JOHANNESBURG: South Africa’s rand and stocks edged up in the final trading session of the year on Monday buoyed by hints of progress in trade talks between China and the United States, but that capped off a year of hefty decline for both.
At 1303 GMT the rand traded at 14.3625 per dollar, up 0.43 percent from its close of 14.4250 on Friday.
The main catalyst for the rand and other emerging market currencies was the tariff war between Beijing and Washington, although pressure on the dollar from fading expectations for U.S. interest rate rises also helped.
The trade war between the world’s top two economies has unnerved financial markets and had a mixed impact on the rand, which has lately benefited from signs of a thaw in hostilities between the two countries.
On Sunday, U.S. President Donald Trump said a possible trade deal between the United States and China was progressing well, creating some demand for high-yield assets such as the rand, which had lost ground to safe-haven assets at the end of the previous week.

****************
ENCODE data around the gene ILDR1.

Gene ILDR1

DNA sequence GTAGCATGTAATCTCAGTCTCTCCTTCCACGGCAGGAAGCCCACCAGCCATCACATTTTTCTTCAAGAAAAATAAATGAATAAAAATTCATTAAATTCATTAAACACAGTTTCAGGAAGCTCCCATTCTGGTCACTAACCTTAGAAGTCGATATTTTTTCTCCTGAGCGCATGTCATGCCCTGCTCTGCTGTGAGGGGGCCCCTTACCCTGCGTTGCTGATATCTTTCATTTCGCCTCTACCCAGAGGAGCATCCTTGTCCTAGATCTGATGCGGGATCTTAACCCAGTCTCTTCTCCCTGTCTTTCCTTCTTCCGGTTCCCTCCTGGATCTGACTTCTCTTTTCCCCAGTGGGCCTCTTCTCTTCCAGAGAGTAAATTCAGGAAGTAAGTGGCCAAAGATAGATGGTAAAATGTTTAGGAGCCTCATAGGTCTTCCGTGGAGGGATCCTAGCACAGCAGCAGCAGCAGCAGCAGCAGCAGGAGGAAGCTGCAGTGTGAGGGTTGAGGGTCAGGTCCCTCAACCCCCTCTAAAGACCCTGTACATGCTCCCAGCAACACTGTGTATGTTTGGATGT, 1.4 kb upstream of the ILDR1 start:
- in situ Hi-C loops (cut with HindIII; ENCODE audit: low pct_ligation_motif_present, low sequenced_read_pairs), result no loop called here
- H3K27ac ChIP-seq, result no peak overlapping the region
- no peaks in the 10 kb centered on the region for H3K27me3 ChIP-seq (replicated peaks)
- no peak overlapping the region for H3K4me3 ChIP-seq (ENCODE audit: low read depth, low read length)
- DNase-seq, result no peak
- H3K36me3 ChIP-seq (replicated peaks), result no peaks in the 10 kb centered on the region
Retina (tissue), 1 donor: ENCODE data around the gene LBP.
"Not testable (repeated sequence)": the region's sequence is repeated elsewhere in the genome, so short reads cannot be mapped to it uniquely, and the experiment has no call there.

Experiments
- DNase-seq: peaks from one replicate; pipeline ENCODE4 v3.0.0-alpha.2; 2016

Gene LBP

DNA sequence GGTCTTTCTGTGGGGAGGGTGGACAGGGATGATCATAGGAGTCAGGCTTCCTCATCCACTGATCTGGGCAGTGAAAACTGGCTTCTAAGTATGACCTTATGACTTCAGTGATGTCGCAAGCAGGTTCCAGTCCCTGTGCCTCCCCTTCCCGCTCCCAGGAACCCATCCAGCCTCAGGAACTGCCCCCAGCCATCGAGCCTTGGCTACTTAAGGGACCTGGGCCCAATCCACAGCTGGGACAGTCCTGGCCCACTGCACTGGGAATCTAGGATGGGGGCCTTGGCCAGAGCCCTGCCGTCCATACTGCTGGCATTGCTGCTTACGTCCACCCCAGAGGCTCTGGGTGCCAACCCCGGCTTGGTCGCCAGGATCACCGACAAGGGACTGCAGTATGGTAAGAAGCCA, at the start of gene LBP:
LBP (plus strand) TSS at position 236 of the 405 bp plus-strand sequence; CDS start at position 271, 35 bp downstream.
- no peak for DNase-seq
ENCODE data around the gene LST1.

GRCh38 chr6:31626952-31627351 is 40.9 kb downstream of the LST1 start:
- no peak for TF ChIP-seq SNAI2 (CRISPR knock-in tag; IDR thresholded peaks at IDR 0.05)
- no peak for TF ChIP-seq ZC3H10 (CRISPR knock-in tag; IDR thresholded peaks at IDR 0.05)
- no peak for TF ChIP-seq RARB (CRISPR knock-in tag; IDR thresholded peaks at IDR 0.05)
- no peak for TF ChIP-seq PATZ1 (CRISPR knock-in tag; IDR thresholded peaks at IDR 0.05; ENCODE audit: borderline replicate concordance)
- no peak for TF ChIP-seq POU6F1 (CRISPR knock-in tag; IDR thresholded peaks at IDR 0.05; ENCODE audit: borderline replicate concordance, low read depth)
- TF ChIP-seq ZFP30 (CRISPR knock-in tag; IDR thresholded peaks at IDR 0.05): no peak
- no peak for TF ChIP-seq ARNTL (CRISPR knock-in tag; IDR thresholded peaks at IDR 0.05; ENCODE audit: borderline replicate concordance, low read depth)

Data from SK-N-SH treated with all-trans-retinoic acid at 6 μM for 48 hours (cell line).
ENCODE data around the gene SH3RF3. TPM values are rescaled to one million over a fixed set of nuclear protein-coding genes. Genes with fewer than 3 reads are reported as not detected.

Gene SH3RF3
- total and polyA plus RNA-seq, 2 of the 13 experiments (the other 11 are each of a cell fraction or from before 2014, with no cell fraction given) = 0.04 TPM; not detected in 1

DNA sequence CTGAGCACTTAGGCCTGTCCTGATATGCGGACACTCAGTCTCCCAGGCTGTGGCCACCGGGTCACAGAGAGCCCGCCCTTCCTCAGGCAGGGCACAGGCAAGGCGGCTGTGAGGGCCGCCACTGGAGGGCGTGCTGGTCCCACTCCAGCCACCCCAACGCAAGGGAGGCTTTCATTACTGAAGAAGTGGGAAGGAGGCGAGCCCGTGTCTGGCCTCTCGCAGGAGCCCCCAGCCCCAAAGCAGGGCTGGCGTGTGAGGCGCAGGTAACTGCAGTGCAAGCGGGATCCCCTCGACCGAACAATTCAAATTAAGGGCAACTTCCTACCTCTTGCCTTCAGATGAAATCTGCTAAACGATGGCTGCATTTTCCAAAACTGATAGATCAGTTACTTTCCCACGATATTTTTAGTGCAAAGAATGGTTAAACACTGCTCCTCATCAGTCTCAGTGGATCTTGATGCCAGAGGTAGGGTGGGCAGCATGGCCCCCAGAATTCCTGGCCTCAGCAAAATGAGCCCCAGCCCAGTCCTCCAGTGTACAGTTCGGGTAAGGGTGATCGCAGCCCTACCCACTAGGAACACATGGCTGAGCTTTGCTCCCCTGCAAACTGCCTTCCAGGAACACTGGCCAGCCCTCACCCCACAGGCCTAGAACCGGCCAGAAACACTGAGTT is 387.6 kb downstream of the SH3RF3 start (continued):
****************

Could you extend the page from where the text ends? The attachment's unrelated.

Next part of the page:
For the year, the rand is down nearly 15 percent, making it the fourth worst performer against the dollar, behind the Argentine peso, Turkey’s lira, and the Russian rouble.
Bonds opened firmer, with the yield on the benchmark paper due in 2026 3 basis points lower at 8.865 percent.
Meanwhile, stocks closed higher in the day’s shortened trading session, with Johannesburg Stock Exchange’s (JSE) Top-40 index up 0.5 percent to 46,726 points. The broader all-share index rose 0.56 percent to 52,736 points.
Emerging market stock indexes were also benefiting from tentative optimism around Sino-U.S. trade relations, but investors remained cautious and trading volumes light.
Retailers including Spar Group, TFG and Truworths were among the biggest gainers on the top-40 index, while telecoms giant MTN rose for a fourth day after resolving a dispute with authorities in Nigeria, its biggest market.
Investec led the declines, down 1.2 percent, followed by British American Tobacco and petrochemicals firm Sasol.
South African stocks struggled throughout 2018 with the all-share index closing down 11 percent in its worst annual performance in a decade.